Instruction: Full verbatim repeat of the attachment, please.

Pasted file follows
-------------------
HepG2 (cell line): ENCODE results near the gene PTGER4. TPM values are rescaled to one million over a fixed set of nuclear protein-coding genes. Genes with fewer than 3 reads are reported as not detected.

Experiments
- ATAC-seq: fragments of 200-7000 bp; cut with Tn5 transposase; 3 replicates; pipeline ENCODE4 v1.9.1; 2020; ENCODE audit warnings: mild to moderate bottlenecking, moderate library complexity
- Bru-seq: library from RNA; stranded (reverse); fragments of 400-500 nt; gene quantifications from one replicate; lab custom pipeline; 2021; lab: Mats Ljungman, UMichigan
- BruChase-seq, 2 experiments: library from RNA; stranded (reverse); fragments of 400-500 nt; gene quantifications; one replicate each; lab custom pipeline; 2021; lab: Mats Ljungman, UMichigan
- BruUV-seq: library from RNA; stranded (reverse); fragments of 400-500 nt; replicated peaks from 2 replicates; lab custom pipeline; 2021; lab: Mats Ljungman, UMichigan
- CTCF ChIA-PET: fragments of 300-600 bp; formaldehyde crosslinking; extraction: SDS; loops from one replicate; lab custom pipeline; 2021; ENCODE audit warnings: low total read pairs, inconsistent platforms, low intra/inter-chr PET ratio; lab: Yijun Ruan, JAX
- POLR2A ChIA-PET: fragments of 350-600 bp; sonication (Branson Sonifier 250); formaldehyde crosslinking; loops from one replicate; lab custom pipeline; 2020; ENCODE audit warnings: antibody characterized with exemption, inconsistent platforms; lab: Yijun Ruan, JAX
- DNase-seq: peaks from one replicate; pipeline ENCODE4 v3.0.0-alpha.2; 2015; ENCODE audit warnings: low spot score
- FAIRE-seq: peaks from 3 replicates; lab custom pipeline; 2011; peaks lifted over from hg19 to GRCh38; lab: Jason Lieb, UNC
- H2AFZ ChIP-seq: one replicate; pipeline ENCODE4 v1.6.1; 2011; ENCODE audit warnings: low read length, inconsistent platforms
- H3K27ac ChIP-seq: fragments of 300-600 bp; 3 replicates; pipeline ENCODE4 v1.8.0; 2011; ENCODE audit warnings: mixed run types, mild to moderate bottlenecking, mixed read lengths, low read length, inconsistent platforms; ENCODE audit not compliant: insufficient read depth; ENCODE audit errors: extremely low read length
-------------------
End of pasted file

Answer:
HepG2 (cell line): ENCODE results near the gene PTGER4. TPM values are rescaled to one million over a fixed set of nuclear protein-coding genes. Genes with fewer than 3 reads are reported as not detected.

Experiments
- ATAC-seq: fragments of 200-7000 bp; cut with Tn5 transposase; 3 replicates; pipeline ENCODE4 v1.9.1; 2020; ENCODE audit warnings: mild to moderate bottlenecking, moderate library complexity
- Bru-seq: library from RNA; stranded (reverse); fragments of 400-500 nt; gene quantifications from one replicate; lab custom pipeline; 2021; lab: Mats Ljungman, UMichigan
- BruChase-seq, 2 experiments: library from RNA; stranded (reverse); fragments of 400-500 nt; gene quantifications; one replicate each; lab custom pipeline; 2021; lab: Mats Ljungman, UMichigan
- BruUV-seq: library from RNA; stranded (reverse); fragments of 400-500 nt; replicated peaks from 2 replicates; lab custom pipeline; 2021; lab: Mats Ljungman, UMichigan
- CTCF ChIA-PET: fragments of 300-600 bp; formaldehyde crosslinking; extraction: SDS; loops from one replicate; lab custom pipeline; 2021; ENCODE audit warnings: low total read pairs, inconsistent platforms, low intra/inter-chr PET ratio; lab: Yijun Ruan, JAX
- POLR2A ChIA-PET: fragments of 350-600 bp; sonication (Branson Sonifier 250); formaldehyde crosslinking; loops from one replicate; lab custom pipeline; 2020; ENCODE audit warnings: antibody characterized with exemption, inconsistent platforms; lab: Yijun Ruan, JAX
- DNase-seq: peaks from one replicate; pipeline ENCODE4 v3.0.0-alpha.2; 2015; ENCODE audit warnings: low spot score
- FAIRE-seq: peaks from 3 replicates; lab custom pipeline; 2011; peaks lifted over from hg19 to GRCh38; lab: Jason Lieb, UNC
- H2AFZ ChIP-seq: one replicate; pipeline ENCODE4 v1.6.1; 2011; ENCODE audit warnings: low read length, inconsistent platforms
- H3K27ac ChIP-seq: fragments of 300-600 bp; 3 replicates; pipeline ENCODE4 v1.8.0; 2011; ENCODE audit warnings: mixed run types, mild to moderate bottlenecking, mixed read lengths, low read length, inconsistent platforms; ENCODE audit not compliant: insufficient read depth; ENCODE audit errors: extremely low read length